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Old August 27th, 2009, 07:53 AM   #16
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Remember that a piano is considered to be a stereo instrument, in that it has width, so an arpegio played from the lowest to the highest note produces a sound that moves in space. Pianos are also designed to produce sound that is properly balanced at a distance. The sound comes from the strings, the sound board area, and other places. When you mic internally, you need to balance all this to produce a realistic sound. Sticking a mic inside a lid on full or short stick produces something that can be amplified, for live or TV use, but it doesn't sound right. Pianos all sound quite different, and if the sound between two brands can be heard by ear, then miking them up badly can make them all sound quite similar. With mics made in batches, there are often differences in the frequency response between versions made at different times, and these can make quite audible differences as the pianist plays across the instrument's range. It isn't too obvious in mono, but in stereo there's an odd kind of image shift as the player goes in one direction through a frequency range.
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Old August 27th, 2009, 10:31 AM   #17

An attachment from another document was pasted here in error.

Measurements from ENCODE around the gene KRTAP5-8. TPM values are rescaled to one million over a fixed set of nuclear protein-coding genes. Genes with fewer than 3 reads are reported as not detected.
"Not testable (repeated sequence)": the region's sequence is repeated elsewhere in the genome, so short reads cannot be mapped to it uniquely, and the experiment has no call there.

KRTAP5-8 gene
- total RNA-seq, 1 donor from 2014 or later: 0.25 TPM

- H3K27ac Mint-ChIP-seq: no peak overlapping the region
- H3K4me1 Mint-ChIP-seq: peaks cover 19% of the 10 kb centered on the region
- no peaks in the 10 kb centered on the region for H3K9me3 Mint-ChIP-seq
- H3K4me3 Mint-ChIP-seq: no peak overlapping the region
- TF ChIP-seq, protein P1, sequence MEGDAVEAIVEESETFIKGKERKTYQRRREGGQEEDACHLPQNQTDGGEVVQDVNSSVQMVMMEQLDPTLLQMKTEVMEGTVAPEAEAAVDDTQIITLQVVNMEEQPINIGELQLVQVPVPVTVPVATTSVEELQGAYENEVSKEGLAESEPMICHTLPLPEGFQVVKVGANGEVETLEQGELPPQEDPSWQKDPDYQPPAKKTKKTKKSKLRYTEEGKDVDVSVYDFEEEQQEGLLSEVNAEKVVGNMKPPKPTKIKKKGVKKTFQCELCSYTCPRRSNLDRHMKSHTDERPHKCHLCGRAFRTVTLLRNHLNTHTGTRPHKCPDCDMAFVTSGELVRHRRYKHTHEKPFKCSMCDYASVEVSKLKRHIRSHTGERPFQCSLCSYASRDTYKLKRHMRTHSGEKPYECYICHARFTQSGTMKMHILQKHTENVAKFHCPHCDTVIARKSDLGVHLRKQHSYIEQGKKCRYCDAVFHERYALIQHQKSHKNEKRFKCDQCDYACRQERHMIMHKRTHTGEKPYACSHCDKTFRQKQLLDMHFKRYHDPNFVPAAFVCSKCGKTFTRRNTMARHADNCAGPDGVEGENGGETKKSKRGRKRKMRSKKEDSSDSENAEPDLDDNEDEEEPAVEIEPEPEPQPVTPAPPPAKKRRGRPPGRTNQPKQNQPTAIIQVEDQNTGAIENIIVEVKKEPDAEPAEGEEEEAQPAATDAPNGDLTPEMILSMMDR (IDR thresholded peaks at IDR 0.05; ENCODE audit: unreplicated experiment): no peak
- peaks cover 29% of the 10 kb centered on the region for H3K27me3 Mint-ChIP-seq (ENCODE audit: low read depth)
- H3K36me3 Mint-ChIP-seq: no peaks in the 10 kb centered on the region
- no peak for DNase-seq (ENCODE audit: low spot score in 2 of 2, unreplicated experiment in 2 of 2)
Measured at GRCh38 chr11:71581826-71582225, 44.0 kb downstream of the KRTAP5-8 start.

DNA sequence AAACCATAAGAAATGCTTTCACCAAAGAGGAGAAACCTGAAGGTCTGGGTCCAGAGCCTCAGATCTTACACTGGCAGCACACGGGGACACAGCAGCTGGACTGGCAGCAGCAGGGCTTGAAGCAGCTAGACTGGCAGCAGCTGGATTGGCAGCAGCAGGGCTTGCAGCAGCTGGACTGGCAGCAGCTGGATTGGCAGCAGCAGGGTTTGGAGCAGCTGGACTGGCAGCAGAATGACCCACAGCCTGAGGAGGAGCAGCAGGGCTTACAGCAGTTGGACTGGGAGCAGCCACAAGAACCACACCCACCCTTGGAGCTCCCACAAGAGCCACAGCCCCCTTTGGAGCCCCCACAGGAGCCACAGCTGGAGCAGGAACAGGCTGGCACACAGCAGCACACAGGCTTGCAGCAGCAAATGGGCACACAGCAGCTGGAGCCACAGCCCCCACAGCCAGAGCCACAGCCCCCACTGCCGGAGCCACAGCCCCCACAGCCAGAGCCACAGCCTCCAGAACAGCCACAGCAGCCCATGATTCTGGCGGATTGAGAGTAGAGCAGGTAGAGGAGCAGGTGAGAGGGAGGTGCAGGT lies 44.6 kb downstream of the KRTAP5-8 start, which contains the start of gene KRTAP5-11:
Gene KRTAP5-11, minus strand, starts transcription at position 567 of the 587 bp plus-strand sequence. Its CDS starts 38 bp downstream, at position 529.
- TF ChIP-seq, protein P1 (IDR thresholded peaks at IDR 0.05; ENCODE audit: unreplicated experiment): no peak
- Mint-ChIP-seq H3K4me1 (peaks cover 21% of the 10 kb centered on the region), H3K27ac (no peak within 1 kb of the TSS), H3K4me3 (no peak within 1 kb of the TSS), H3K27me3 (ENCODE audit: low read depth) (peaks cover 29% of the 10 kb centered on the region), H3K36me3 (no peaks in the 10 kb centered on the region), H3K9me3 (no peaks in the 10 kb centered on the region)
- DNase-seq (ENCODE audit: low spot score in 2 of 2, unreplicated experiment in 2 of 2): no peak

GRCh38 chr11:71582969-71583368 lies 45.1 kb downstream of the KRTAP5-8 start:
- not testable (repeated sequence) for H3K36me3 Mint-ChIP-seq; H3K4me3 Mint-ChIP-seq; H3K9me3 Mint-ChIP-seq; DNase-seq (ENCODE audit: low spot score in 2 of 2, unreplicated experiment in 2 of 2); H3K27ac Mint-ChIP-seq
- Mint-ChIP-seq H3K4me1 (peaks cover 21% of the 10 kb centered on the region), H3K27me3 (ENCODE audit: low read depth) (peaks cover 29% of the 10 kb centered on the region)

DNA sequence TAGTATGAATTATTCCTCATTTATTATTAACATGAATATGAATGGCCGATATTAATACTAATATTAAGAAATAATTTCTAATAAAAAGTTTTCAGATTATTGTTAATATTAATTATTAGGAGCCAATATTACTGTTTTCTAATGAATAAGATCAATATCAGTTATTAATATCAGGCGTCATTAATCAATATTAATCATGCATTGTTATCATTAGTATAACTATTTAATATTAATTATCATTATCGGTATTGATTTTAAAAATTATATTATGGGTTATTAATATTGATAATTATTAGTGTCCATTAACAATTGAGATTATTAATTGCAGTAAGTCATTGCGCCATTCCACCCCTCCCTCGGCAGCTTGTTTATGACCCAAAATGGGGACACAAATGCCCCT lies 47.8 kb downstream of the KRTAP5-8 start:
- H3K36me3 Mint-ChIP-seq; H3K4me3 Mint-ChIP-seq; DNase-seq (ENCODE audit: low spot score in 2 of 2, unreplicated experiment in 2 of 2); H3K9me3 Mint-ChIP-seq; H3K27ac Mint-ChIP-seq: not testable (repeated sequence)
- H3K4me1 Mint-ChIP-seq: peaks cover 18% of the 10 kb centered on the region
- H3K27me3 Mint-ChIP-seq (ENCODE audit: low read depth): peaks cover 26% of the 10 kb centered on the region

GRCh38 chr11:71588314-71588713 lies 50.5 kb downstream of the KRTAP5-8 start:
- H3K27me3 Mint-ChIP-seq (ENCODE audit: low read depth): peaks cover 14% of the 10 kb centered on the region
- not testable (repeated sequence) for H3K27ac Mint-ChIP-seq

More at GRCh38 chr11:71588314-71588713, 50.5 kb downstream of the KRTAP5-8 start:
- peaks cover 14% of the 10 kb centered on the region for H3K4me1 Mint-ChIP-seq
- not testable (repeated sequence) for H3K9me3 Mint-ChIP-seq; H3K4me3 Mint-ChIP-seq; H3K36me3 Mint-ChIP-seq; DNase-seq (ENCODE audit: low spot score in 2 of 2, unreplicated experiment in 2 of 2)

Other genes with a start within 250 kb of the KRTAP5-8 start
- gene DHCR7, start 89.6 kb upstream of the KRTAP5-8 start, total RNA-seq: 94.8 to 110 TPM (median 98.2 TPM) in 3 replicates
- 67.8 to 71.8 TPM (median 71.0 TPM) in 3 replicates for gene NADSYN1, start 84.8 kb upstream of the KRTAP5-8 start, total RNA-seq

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Sound on Sound magazine has had several excellent articles on mic selection and recording techniques for piano and there article database is available online. Here's one good one on recording a concert grand ...

Piano Recording

and another on micing uprights ...

Recording Techniques For Upright Piano
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Old September 2nd, 2009, 09:50 PM   #18
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I achieved outstanding results just recently recording a jazz quartet.

I simply poped the lid open, placed a stereo mic on a boom at about 18" above the
center of the harp and Bingo.

Sounds very good.

Used a Rode NT1 Stereo mic with the default mic pattern.
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Old September 3rd, 2009, 06:49 AM   #19
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Quote:
Originally Posted by Randal Clark View Post
I achieved outstanding results just recently recording a jazz quartet.

I simply poped the lid open, placed a stereo mic on a boom at about 18" above the
center of the harp and Bingo.

Sounds very good.

Used a Rode NT1 Stereo mic with the default mic pattern.
NT1 ????? That's not a stereo mic nor a variable pattern mic. What did you use?
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Old September 3rd, 2009, 09:01 AM   #20
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I agree with the Paul J post.

I recorded a piano solo a few weeks ago. I was lucky to have been there during the practice to feel out the mic placement and set levels. Without being there for a practice, I don't see how you would set this up. Be careful to not set levels too high as there can be a large dynamic range.

The best sound in that case with that piano was about 2 feet away from the piano and 1 foot above the plane of the top of the piano, which was open. The mic was set to XY position. I think I would have had more depth if the mic was back another foot without sacrificing ambient. Live & learn.

I would not get extremely close as others suggested. If you have time to do a setup before the actual event, it's pretty easy to find the general best sounding spot with good headphones.
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